Commercial satellite imagery of the Sinpho South Shipyard from September 6 captured the celebration activities both before and after the launching of North Korea’s new ballistic missile submarine (SSB). Imagery from the following day revealed puzzling activity as the study of the submarine’s capabilities continues.
North Korean media coverage of the launch and christening of the new submarine was extensive, including Kim Jong Un’s arrival at Sinpho to preside over the festivities. The new submarine was christened by Foreign Minister Choe Son Hui, the “Hero Kim Kun Ok” with the unit number 841. While some features of the new submarine, such as the stern’s propulsion system, were blurred in videos and photos from the event, several new features were revealed. This includes the submarine’s missile bay containing ten missile tube hatches, set in pairs, with the foreword four being larger in diameter than the aft six, indicating the submarine will be fitted with a mix of weapon systems. Further analysis is ongoing.
The Hero Kim Kun Ok appears to be the anticipated “Sinpo-C SSB” seen in photos in July 2019, when Kim Jong Un last visited the shipyard, but with some significant differences. Moreover, during this launching ceremony, Kim described the submarine as a “tactical nuclear attack submarine,” a description which may be slightly misleading as the vessel is diesel powered, although its armaments may be nuclear capable.
A fortuitous satellite image from September 6 captured the moment prior to the launching celebration’s beginning. At the shipyard, the new submarine had been rolled out of the older of the two construction halls and positioned on an inclined marine railway. A large group of spectators were on the quay just north of the hall, and three fast boats—the larger has been confirmed by video as the vessel that brought Kim to the festivities, flanked by two torpedo boat escorts.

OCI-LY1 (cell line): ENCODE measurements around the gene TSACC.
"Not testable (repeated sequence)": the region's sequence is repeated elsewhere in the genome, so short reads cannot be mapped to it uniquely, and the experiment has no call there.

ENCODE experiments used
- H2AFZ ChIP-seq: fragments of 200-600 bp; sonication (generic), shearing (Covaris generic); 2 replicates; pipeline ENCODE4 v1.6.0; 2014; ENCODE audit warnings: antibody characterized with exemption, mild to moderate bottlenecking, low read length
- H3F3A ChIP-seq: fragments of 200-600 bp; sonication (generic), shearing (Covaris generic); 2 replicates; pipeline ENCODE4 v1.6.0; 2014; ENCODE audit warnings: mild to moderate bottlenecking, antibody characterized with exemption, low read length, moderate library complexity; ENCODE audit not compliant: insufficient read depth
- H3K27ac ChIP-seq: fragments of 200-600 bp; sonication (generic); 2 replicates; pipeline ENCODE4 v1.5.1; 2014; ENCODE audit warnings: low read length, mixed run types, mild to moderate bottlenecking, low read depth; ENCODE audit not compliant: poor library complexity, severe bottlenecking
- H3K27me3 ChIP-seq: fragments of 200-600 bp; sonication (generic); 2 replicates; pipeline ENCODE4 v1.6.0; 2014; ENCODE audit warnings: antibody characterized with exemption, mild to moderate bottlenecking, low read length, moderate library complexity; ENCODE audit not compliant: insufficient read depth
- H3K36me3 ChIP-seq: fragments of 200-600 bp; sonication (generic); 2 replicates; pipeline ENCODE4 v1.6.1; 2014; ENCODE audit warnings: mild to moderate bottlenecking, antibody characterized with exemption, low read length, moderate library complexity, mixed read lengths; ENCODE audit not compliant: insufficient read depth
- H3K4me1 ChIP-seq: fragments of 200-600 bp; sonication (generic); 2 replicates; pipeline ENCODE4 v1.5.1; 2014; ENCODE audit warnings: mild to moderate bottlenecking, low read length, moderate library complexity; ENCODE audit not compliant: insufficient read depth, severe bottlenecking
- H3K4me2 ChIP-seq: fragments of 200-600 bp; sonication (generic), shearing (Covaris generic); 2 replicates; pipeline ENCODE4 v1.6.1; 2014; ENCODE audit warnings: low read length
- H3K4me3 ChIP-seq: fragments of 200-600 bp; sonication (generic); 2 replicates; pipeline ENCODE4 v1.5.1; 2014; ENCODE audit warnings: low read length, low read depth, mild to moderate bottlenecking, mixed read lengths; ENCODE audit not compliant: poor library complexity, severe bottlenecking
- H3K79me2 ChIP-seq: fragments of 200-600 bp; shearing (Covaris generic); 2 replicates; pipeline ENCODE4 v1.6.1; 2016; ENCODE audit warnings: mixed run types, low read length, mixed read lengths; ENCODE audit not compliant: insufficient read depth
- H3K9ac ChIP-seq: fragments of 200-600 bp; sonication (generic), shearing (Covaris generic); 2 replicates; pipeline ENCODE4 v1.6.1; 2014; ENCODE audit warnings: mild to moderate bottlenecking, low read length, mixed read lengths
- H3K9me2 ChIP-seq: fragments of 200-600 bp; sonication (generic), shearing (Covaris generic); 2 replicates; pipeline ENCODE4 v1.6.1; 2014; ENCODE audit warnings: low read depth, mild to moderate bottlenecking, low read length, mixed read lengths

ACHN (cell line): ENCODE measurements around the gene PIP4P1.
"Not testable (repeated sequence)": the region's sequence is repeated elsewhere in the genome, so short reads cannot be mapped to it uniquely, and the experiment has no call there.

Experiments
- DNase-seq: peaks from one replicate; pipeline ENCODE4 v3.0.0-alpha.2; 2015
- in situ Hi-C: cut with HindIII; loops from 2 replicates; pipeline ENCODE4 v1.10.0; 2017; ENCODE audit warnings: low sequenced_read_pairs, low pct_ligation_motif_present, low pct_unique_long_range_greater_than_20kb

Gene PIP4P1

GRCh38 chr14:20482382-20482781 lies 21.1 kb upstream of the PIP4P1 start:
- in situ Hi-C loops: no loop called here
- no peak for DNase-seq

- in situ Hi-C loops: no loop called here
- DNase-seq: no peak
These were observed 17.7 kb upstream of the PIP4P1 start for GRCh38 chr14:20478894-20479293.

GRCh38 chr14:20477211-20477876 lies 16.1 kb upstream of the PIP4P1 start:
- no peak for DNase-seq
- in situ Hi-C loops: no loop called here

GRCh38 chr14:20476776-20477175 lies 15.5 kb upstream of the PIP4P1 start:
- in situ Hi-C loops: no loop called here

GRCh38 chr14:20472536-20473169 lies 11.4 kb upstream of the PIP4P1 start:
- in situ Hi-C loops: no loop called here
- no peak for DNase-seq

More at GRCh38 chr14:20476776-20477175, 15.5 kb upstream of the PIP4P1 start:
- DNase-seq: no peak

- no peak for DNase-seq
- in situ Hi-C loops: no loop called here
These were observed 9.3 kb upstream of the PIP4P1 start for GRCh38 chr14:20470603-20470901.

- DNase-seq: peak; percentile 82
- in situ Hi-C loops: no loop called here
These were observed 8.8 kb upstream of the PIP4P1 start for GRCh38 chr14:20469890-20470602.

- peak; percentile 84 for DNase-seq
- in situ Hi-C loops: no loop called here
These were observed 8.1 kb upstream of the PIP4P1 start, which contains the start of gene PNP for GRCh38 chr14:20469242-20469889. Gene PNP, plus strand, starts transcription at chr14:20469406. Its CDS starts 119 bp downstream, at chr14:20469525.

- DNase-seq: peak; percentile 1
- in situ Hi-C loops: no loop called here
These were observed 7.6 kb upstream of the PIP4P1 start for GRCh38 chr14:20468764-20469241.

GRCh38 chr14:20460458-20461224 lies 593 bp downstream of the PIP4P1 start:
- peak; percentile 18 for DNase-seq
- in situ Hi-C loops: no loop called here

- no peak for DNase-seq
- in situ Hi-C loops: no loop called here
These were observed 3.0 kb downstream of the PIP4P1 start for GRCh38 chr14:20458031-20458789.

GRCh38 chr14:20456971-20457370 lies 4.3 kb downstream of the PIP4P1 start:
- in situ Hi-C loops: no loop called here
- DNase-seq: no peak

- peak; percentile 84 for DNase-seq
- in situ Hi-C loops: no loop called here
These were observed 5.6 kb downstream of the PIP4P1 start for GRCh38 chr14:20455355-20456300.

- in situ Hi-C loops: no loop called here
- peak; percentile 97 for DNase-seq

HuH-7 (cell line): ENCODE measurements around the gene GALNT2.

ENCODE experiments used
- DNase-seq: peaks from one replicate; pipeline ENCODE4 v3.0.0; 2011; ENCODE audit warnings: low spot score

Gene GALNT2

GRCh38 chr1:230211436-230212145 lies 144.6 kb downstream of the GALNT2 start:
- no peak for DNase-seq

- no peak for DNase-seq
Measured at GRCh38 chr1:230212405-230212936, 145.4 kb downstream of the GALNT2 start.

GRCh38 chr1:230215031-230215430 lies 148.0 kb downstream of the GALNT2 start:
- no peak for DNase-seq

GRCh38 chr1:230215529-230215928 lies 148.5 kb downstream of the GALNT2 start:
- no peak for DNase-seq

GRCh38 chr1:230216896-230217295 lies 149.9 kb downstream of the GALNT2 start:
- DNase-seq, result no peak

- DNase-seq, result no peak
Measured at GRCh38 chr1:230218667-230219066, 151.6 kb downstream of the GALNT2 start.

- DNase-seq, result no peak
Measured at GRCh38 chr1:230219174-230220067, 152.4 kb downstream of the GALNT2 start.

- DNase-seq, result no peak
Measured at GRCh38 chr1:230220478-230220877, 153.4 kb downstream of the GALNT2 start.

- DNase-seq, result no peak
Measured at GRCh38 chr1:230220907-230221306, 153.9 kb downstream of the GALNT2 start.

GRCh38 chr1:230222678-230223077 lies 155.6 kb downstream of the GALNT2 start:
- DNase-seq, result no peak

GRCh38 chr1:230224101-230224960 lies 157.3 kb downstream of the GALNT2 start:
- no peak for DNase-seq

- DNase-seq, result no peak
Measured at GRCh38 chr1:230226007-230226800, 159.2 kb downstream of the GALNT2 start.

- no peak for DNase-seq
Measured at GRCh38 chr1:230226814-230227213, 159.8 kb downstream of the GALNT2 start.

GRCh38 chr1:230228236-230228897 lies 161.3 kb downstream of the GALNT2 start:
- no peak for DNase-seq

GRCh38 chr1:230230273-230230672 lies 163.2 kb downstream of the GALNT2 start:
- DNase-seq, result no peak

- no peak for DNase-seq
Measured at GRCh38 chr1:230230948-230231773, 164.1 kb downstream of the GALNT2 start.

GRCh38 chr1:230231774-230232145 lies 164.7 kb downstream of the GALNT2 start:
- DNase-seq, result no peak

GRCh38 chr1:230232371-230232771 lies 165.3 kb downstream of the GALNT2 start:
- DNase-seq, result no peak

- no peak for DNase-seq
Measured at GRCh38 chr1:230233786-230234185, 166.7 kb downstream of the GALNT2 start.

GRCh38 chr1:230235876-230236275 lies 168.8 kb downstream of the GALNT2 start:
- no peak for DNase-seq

Ahead of the event, the submersible missile test barge had been moved from the secure boat basin to a sheltered basin south of the large pier that bounds the southern end of the shipyard. Typically, a floating dry dock is berthed at that pier, but it had been moved into the south boat basin. The experimental Sinpo-class SSB (the Gorae-class/Sinpo-class), however, remained beneath the protective awning in the secure boat basin.
In the imagery, most of the new submarine is visible, its bow being slightly blocked from view. The overall length is around 86 meters, including 9.3 meters of the bow under the hall entrance. The length of the sail and vertical launch array is 22.4 meters, including the taper as it meets the deck. The beam at the sail is about 7.1 meters. The top of the sail section containing the missile tubes appears to be 3.5 meters wide. The Pukguksong family of missiles are between 1.5 to 1.8 meters in diameter, so it would appear that the four larger openings could accommodate a smaller-diameter missile of that class or a new, smaller-diameter missile. The latter six are intended to accommodate cruise missiles.
The submarine’s stern appears to be that of a ROMEO-class (R-class) submarine with twin shrouded screws on either side. For comparison, two R-Class are presently in the northeast drydock undergoing probable maintenance.
Based on these photos, this does not look the same as the submarine seen inside the hall on July 17, 2019, when Kim Jong Un inspected the ongoing modifications of an R-Class submarine. In photos from that visit, the missile bay, located immediately behind the sail, was blurred to disguise its configuration. The shrouded screws were visible, but the limber holes along the base of the boat’s sail appeared slightly different than the newly launched submarine, and there were no dive planes on the sail nor openings for their placement at the time. While a 2019 report, “Two Halls Enter—One Sub Leaves,” made the case for which hall Kim visited at that time—what would be the same one from which this new submarine was launched—the differences between what was shown then vs. now are notable. This has analysts questioning whether this is the same boat, as seen previously, that has undergone further and extensive modifications.
A second satellite image was taken post-launch activities on September 6. In that image, all personnel present for the celebration had departed, and unit 841 remained at the pier, but with a mobile crane now parked on the pier next to the boat’s midsection. Just 24 hours later, on September 7, in a puzzling occurrence, the submersible ballistic missile test barge had been moved from the south protected basin and was nested outboard of the newly launched submarine. The purpose of this movement is unknown, but following a brief final fitting out, the submarine could begin sea trials.